1977 Album in Review: Never Mind the Bollocks, Here’s the Sex Pistols – Sex Pistols

The Sex Pistols was undoubtedly one of the most controversial bands of their time, and one that sparked the emergence of punk rock, centered around rebellion and freedom, in Britain. The band would only last for 3 years, but they had an enormous effect on the youth and punk culture, with their non-conforming appearances and behavior, and wildly anarchistic, anti-establishment messages. On October 28th 1977, after a series of singles and a bootleg demo album, the band released their first and only official album, Never Mind the Bollocks, Here’s the Sex Pistols.

Britain in the 70’s was the time of a downward spiraling economy, and high rates of unemployment and inflation. The youth were growing more and more frustrated with their increasingly grimmer future and the lack of action on the government’s part. When Sex Pistols burst onto the scene, they gave a loud, distinct voice to this growing fury, one that refused to be ignored.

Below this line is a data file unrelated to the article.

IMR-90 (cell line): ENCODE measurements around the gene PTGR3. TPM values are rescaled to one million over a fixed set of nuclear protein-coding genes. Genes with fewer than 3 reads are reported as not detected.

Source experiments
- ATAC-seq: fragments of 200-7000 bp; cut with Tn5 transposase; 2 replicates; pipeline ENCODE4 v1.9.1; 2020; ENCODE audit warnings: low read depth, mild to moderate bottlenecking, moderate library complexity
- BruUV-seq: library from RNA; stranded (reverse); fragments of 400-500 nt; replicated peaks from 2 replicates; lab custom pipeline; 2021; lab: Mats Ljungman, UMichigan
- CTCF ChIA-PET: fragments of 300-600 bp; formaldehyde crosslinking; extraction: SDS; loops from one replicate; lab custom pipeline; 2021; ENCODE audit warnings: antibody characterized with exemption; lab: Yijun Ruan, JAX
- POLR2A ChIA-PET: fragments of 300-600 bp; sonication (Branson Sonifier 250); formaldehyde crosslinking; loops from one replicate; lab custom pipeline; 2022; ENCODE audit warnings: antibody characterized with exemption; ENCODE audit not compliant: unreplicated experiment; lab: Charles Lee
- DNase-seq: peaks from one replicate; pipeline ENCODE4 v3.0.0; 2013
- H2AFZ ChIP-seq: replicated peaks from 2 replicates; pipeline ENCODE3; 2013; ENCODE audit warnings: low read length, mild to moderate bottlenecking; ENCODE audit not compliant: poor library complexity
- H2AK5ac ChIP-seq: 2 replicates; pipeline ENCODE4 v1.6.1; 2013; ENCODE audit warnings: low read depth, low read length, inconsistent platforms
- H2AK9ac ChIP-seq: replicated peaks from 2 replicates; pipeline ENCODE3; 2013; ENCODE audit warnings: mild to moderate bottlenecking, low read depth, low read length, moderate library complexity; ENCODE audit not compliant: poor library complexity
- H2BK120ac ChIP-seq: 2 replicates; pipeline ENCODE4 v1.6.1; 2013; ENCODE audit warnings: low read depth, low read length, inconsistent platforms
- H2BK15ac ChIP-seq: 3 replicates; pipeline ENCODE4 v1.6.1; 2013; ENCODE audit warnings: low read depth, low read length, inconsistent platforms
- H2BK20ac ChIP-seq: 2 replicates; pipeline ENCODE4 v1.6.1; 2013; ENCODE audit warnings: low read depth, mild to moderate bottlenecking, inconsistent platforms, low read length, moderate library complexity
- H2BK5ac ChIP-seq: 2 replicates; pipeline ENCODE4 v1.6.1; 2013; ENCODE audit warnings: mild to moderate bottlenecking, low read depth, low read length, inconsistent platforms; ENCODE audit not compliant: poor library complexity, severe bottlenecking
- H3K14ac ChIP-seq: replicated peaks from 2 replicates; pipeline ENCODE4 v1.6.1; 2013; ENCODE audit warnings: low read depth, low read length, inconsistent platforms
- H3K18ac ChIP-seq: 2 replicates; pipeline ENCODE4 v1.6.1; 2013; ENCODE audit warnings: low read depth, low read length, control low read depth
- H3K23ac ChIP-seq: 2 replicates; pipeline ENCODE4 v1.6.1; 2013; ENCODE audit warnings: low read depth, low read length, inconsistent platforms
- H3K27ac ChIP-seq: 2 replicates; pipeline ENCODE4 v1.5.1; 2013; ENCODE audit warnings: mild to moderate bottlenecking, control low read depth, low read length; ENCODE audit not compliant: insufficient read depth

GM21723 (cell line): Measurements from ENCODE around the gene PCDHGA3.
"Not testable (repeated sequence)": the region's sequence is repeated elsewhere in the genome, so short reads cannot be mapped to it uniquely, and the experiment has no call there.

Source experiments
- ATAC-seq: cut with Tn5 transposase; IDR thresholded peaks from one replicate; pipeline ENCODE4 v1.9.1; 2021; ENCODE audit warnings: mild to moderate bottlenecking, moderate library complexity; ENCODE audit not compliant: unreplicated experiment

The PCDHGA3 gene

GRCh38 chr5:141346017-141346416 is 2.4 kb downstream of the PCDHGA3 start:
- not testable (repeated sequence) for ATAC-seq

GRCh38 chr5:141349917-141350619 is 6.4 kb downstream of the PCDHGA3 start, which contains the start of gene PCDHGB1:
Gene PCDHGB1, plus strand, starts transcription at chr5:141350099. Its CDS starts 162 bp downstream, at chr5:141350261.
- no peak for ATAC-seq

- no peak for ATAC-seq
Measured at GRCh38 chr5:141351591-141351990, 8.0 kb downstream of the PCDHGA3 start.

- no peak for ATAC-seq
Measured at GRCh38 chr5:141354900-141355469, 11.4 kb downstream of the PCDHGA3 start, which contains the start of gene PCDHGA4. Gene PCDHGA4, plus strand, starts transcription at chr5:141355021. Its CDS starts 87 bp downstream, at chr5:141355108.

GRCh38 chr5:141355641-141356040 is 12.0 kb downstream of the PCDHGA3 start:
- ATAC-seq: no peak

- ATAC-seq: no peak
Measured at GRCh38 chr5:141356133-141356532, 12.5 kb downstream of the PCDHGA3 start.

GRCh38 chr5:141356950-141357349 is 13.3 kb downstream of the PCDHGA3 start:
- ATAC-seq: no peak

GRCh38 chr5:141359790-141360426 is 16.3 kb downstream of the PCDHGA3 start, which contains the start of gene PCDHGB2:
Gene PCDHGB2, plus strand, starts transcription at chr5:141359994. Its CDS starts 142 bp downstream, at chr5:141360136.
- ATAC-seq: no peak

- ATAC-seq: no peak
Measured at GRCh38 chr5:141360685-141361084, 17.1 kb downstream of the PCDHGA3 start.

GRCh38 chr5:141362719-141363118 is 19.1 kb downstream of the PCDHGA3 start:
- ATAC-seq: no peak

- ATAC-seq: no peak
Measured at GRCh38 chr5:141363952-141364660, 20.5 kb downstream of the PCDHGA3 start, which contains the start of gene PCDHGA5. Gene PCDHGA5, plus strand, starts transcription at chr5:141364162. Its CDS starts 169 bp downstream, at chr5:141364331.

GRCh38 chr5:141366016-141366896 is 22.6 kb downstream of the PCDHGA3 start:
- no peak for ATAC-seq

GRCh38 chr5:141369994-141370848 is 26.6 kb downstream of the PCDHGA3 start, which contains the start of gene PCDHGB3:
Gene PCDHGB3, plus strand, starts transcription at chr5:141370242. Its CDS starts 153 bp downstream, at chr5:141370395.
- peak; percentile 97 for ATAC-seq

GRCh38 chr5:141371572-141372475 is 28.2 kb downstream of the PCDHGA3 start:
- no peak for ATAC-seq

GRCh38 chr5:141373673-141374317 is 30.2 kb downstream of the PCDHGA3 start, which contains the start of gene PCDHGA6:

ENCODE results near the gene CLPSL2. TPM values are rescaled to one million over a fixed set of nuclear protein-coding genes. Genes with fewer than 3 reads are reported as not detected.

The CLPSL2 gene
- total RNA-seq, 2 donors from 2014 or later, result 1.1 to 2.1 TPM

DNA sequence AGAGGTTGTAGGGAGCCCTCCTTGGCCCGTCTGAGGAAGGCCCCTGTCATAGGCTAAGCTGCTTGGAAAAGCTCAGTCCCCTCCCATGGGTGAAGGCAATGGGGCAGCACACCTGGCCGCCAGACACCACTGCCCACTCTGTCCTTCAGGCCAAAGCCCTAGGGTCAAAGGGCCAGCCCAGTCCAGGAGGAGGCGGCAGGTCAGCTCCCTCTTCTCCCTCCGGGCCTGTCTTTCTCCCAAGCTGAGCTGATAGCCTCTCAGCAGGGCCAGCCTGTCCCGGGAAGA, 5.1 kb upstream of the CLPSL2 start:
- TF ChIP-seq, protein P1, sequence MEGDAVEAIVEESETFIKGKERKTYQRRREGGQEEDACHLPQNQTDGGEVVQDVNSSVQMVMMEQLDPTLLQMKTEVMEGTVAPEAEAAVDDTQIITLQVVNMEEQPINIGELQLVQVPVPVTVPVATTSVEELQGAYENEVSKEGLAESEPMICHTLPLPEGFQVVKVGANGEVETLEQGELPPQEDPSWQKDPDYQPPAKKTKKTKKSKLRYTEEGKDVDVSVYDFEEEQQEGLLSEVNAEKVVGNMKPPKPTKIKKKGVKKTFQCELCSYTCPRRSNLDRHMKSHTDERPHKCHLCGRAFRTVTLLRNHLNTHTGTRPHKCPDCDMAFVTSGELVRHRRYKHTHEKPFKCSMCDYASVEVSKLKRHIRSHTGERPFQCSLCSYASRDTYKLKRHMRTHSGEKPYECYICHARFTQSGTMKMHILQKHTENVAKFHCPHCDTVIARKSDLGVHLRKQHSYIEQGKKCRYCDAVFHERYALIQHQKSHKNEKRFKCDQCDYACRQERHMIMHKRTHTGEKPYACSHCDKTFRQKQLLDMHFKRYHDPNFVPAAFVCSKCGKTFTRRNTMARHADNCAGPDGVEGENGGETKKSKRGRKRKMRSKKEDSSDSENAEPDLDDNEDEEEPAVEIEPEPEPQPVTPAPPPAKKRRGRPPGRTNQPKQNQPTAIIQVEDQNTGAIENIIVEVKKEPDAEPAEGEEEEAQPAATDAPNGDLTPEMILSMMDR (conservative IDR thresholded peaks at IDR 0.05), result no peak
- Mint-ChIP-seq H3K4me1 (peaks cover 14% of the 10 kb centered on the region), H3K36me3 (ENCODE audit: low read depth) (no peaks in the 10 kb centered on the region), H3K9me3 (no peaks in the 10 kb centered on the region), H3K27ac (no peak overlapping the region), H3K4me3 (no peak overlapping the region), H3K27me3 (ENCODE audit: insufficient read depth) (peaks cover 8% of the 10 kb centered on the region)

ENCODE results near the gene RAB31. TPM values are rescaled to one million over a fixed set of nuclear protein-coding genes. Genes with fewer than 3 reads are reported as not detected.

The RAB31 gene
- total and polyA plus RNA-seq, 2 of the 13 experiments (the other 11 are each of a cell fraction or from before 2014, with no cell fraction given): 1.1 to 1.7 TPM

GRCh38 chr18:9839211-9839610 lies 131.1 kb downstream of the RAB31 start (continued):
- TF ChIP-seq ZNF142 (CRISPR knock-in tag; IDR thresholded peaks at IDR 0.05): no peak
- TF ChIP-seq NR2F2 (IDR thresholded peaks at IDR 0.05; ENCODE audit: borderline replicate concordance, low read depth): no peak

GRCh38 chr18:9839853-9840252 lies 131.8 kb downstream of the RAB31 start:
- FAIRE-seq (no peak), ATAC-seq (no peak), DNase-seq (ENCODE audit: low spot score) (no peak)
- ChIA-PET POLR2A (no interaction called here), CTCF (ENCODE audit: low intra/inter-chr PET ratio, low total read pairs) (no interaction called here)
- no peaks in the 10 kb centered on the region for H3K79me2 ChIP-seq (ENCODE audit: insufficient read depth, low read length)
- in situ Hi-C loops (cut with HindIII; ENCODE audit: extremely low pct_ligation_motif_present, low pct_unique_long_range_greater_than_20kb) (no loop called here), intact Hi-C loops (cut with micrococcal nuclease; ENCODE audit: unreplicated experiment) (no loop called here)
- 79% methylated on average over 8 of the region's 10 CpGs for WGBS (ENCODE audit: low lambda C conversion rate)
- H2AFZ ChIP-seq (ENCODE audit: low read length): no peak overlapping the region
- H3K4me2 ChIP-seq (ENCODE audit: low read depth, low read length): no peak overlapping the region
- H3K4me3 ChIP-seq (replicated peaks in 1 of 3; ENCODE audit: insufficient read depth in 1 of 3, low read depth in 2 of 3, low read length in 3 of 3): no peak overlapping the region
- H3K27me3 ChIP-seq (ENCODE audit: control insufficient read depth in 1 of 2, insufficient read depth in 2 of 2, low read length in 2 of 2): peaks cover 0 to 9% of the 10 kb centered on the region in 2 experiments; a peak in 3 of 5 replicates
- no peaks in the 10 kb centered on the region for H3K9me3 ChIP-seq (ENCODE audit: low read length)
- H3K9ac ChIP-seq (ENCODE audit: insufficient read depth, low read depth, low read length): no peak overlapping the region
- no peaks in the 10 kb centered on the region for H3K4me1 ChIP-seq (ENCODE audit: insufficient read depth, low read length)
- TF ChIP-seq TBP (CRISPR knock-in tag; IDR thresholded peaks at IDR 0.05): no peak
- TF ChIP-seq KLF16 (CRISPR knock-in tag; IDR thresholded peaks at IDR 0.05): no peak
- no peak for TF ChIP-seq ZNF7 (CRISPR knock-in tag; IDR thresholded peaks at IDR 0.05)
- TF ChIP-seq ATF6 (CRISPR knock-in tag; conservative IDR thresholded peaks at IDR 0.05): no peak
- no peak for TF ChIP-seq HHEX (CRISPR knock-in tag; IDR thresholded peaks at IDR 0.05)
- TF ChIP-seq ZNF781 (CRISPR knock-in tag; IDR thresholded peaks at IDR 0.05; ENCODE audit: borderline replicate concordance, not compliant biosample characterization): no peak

Johnny Rotten blasts out strained vocals, while Paul Cook and Steve Jones raged in the background on drums and guitar respectively. Bassist Sid Vicious only played a small part in “Bodies”, while Jones covered bass for the other tracks, though the album was built up to be less bass reliant. The album covers a range of topics, from Berlin in “Holidays in the Sun”, to abortion in “Bodies”, to attacking the American punk scene in drum-heavy “New York”. Throughout it all ran their famously unapologetic anti-government sentiments. “Anarchy in the UK”, one of their best known songs, is an anarchistic anthem, provocative from the first line, “I am an anti-Christ” to the last line “Destroy!”. Perhaps their most famously controversial singles is “God Save the Queen”, a sarcastic and fast-paced track that popularized the phrase “no future” as part of the punk rock movement.

Even today, their politically charged music is just as relevant as it was in the 70’s, with certain themes resurging due to the current state of world politics. The Sex Pistols, for all of their controversy, will remain a cornerstone of the untameable music that is punk rock.

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